Dr. Charny Deserves Much Credit Should Israel Recognize the Armenian Genocide
Armenians have good reason to be offended by the Israeli government’s failure to acknowledge the Armenian Genocide. It is unconscionable that some victims of the Holocaust can be so insensitive about those who have suffered a similar fate. Israel’s callous denial has been motivated by its unethical desire to appease Turkey -- its “strategic ally.”
Dr. Israel Charny, like so many Israeli citizens, vehemently opposes his government’s shameful stand on the Armenian Genocide. He is the longtime Director of the Institute on the Holocaust and Genocide in Jerusalem and former president of the International Association of Genocide Scholars. On numerous occasions, Dr. Charny has taken a strong stand against Israeli officials, rebuking them for their deplorable position on the Armenian Genocide.
Earlier this year, the President of Armenia awarded Dr. Charny a Presidential medal and a $10,000 prize for his lifelong efforts to champion recognition of the Armenian Genocide.
Since Dr. Charny did not have the opportunity to make a speech during the award ceremony in Yerevan, I wish to present key excerpts from his prepared remarks:
“Denials of genocide are very unfair, unjust and ugly. They are also extremely dangerous not only to the victim people, but to our human civilization. Denials of genocide are disgusting attempts to humiliate the victim people once more, and hurtful reopening of wounds of stigmatizing and persecuting the victim people once again.
“Moreover, denials of genocide are also loud and clear affirmations of the legitimacy of violence; they are retroactive justifications of the specific violent killing that was done in the genocide; and they are warnings and calls for renewal of violence -- whether towards the same victim people or to other peoples. In fact, it has become clear that denials of genocide often are messages from the deniers that they are already engaged in or preparing to be violent once again.
“It is not at all by chance that [Turkish Prime Minister] Erdogan in the last year twice has threatened to expel 100,000 Armenians from Turkey; and it is not at all by chance that Erdogan’s Turkey -- a regime that is bizarrely devoted to denials of the Armenian Genocide -- continues to be violent towards the Kurdish people who have suffered thousands of destroyed villages, tens of thousands of dead, and who are frequently not allowed by the Turkish government to use their language or celebrate their culture.
“Israel has been attempting to have a good relationship with Turkey very much at the expense of the truth of the Armenian Genocide. I am convinced this policy has been deeply wrong. Of course, I do not believe that nations -- especially small ones -- can afford not to evaluate political realities and security risks, but I think that in the long run there must be limits to the extent of realpolitik and that denials of the history of a genocide are beyond the limit that should be acceptable.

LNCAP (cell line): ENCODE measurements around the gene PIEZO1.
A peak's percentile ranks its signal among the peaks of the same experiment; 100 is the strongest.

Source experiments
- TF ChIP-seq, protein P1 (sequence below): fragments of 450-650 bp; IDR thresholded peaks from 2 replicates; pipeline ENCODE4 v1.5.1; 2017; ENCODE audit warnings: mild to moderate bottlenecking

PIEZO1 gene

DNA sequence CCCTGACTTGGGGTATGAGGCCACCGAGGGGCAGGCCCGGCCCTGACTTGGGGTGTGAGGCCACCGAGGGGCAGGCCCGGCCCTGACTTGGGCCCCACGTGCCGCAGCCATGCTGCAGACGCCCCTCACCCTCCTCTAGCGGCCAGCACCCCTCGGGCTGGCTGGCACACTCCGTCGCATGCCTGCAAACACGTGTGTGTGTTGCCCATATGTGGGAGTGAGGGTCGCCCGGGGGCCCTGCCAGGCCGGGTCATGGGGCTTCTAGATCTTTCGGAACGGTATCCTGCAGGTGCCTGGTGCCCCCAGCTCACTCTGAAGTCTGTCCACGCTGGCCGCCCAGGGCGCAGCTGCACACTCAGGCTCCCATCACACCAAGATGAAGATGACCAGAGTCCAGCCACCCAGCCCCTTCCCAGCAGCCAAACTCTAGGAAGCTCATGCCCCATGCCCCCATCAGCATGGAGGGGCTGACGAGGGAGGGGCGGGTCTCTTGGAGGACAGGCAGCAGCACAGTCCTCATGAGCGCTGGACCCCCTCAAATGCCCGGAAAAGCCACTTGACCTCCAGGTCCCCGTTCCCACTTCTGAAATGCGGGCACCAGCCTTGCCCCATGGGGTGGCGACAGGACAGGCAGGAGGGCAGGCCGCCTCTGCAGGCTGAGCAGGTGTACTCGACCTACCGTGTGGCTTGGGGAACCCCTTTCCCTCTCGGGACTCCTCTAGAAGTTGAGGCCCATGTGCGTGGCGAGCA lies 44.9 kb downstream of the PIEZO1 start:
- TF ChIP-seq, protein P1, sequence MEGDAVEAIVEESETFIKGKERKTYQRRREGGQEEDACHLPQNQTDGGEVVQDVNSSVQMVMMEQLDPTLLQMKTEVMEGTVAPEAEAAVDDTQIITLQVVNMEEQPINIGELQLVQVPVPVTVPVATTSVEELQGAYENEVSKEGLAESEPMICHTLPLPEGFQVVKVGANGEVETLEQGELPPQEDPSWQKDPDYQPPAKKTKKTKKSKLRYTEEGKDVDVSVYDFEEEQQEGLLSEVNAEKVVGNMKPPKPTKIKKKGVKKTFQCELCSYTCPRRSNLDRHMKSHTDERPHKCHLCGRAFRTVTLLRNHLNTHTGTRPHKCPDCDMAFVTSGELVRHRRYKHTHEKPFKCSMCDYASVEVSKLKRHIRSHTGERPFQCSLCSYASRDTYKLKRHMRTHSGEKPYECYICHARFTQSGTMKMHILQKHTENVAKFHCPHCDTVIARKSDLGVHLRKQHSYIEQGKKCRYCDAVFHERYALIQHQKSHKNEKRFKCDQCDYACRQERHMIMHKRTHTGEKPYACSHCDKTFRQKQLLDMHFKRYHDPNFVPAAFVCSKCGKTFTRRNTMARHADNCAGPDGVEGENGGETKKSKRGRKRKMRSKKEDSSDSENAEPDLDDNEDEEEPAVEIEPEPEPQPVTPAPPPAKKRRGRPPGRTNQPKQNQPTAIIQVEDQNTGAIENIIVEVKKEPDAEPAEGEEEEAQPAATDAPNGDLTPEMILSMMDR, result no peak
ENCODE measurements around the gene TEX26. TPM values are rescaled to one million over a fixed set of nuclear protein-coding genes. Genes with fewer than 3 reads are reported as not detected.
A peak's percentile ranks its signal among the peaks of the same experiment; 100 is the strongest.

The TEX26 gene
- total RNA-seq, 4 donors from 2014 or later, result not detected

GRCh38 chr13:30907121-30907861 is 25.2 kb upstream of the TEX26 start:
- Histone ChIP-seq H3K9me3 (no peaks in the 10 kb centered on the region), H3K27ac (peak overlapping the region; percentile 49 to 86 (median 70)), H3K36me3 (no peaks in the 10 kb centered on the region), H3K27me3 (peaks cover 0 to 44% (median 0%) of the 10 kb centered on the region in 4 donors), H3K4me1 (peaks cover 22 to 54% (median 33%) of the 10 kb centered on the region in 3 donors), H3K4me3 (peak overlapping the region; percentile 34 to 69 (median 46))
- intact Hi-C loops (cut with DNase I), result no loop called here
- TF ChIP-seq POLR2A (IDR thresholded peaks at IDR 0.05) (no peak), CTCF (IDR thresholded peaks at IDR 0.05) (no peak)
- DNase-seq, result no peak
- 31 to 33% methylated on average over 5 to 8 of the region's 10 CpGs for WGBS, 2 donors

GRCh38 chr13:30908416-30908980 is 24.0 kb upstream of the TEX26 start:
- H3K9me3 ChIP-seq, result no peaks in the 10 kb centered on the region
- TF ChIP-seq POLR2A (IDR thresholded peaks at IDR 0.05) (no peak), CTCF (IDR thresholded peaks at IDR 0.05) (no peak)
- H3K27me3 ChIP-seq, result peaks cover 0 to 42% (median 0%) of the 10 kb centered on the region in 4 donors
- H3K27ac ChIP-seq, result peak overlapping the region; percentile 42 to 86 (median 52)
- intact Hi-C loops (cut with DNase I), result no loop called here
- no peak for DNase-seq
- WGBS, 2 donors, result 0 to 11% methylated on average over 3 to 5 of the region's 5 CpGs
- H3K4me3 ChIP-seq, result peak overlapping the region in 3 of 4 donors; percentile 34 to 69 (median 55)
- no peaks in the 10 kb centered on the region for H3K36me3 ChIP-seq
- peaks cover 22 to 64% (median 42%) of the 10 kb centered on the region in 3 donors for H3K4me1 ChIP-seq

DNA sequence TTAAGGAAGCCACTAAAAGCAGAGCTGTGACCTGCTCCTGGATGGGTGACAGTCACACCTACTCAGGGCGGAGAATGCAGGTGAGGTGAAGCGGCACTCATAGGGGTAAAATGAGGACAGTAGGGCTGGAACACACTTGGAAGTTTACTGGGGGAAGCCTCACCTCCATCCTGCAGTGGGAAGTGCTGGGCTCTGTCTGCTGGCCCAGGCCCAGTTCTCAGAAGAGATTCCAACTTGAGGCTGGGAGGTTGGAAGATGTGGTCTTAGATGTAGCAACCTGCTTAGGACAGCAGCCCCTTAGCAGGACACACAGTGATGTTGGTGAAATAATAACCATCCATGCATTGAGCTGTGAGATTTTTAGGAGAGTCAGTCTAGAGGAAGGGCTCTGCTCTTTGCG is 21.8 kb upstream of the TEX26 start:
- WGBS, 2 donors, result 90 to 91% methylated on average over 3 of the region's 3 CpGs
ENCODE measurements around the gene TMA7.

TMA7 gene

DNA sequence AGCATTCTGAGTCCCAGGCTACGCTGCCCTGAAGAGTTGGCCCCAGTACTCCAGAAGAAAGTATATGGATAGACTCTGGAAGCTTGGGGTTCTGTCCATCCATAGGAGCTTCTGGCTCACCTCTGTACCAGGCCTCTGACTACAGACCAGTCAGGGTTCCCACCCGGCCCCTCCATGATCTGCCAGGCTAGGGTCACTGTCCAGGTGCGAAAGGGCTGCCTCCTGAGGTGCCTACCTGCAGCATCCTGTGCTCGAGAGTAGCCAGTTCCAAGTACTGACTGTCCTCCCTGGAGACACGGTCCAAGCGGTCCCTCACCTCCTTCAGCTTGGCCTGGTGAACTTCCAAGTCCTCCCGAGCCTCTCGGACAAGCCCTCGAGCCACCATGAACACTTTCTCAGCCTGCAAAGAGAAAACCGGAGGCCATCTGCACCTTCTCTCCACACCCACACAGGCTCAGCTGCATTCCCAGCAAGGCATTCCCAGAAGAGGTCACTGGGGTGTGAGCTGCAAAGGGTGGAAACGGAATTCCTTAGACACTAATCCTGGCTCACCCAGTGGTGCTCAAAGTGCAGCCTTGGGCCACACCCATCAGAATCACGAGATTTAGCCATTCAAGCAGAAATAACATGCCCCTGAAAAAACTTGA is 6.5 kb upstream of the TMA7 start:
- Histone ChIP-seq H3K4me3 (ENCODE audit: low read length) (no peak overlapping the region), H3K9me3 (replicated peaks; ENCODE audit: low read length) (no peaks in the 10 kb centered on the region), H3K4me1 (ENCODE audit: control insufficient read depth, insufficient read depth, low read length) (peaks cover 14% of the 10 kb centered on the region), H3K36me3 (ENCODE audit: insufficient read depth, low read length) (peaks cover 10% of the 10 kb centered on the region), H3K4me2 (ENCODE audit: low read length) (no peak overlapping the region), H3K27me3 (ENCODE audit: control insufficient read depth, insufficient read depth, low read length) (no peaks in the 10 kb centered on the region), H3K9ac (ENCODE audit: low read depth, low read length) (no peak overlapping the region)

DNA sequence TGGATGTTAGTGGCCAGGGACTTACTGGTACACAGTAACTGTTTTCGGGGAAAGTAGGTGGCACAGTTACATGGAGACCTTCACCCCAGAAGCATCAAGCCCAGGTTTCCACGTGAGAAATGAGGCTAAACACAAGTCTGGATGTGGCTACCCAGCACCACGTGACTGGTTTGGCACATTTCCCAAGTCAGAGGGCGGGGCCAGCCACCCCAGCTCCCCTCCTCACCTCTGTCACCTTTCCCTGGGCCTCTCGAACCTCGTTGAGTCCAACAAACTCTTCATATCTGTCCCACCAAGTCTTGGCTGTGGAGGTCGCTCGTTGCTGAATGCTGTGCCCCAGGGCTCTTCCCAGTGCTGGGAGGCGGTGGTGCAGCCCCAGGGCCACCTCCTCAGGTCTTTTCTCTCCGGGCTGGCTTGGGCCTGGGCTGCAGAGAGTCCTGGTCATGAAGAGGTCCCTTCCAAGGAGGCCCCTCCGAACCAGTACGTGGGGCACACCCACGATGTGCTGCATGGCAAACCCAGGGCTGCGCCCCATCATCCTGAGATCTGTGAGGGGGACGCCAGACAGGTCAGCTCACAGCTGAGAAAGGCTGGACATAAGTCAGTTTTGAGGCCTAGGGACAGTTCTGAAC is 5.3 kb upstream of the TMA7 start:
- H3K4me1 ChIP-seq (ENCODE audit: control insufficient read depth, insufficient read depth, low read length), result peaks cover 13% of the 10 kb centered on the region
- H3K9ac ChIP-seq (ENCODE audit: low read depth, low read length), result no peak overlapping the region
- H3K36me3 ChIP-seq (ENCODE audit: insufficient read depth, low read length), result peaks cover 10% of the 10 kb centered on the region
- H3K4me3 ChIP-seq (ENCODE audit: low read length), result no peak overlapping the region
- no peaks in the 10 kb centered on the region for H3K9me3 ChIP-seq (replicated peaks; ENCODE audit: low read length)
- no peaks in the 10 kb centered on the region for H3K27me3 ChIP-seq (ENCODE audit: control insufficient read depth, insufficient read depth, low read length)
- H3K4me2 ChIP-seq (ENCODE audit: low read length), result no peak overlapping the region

“I cannot take leave without a further reference to the State of Israel's recognition of the Armenian Genocide. Israel has been entirely wrong in not recognizing the Armenian Genocide. At the same time, thank heaven I have been able to say now for many years that we have won the battle for recognition of the Armenian Genocide in Israeli culture, our media, and in our public. When a few years ago a delegation of four of us -- Prof. Yair Auron, Prof. Yehuda Bauer, Former Minister Yossi Sarid, and myself -- came to lay wreaths at the Armenian Genocide Memorial [in Yerevan], we indeed represented our larger Israeli society.
“At this very writing we have been informed that the Knesset will hold a major hearing on recognition of the Armenian Genocide. The overall Knesset has already voted -- now for the third time in Israeli history -- to hold hearings on possible recognition of the Armenian Genocide. Each of these votes has represented some progress towards our goal. In the Israeli system a proposal then has to be reviewed and decided by a major committee of the Knesset. Politics are not simple, as you know, and our opponents have succeeded in the past in defeating the recognition at this level.
“This time the proposal will go to the Committee on Education where, unlike proceedings in the Committee on Foreign Affairs and Security where a proposal even can be buried without any discussion at all and no one knows what happened, discussion and voting in the Education Committee will be publicly known to us. My closest colleagues and I have not been too hopeful of success, but now there is more possibility of success than we previously estimated. In truth, the possibility of recognition is greater now that Turkey has shown its vicious side to Israel, and there are many of us who will be ashamed if we now achieve recognition for this reason rather than on the basis of a real correction of Israel's error all these years.”
As Israeli journalist Raphael Ahren accurately pointed out in a recent Haaretz article: “If Israel recognizes the Turkish genocide of over 1 million Armenians in the near future, it may be largely due to the decades long efforts of American-born scholar Israel Charny.”